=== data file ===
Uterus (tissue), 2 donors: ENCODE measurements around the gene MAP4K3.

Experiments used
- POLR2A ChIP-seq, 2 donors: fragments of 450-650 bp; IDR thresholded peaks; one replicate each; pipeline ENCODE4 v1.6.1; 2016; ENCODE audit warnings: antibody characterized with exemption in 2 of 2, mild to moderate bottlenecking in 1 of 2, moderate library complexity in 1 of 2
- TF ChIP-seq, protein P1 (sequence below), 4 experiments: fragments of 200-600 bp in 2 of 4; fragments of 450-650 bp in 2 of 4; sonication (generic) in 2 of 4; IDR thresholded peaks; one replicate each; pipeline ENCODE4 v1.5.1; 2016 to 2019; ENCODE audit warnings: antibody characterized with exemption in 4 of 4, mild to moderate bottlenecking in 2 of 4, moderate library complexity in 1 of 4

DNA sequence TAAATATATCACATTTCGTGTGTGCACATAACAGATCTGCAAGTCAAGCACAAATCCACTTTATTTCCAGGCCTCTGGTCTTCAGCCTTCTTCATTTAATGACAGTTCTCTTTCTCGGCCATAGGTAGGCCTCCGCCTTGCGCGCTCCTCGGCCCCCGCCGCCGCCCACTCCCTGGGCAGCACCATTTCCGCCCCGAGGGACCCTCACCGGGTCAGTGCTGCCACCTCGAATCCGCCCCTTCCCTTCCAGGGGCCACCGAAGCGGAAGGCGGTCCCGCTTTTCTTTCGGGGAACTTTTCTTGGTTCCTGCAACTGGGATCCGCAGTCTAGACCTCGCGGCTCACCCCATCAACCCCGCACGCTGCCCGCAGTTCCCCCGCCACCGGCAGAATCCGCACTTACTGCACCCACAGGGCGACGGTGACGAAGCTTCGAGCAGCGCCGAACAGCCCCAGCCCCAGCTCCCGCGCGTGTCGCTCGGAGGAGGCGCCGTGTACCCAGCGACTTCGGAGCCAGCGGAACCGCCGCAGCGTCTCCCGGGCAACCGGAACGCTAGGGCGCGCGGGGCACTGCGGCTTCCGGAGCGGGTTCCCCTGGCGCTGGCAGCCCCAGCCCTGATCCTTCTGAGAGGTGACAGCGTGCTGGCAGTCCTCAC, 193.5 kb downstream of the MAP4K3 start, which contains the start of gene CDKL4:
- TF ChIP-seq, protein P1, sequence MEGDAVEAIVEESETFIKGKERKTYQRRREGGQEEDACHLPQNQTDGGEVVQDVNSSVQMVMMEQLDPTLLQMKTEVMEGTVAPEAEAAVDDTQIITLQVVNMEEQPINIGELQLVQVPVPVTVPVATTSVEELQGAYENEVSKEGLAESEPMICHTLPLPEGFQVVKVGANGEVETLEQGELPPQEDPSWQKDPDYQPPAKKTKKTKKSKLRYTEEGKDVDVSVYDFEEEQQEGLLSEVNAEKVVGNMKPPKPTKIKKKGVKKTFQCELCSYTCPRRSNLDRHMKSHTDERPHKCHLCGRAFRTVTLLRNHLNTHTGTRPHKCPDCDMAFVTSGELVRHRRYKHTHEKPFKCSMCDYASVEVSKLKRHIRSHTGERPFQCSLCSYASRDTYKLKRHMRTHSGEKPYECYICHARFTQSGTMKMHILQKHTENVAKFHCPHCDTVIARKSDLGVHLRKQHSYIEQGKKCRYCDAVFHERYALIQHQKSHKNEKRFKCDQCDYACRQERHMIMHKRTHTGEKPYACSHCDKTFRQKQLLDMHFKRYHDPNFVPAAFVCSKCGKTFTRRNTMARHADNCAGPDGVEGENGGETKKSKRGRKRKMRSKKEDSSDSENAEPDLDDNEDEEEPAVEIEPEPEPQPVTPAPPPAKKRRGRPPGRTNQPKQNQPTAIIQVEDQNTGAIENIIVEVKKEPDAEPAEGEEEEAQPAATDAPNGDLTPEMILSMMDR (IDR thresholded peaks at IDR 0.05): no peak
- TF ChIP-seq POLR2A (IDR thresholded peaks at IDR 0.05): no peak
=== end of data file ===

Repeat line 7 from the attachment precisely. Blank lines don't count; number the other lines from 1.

- TF ChIP-seq POLR2A (IDR thresholded peaks at IDR 0.05): no peak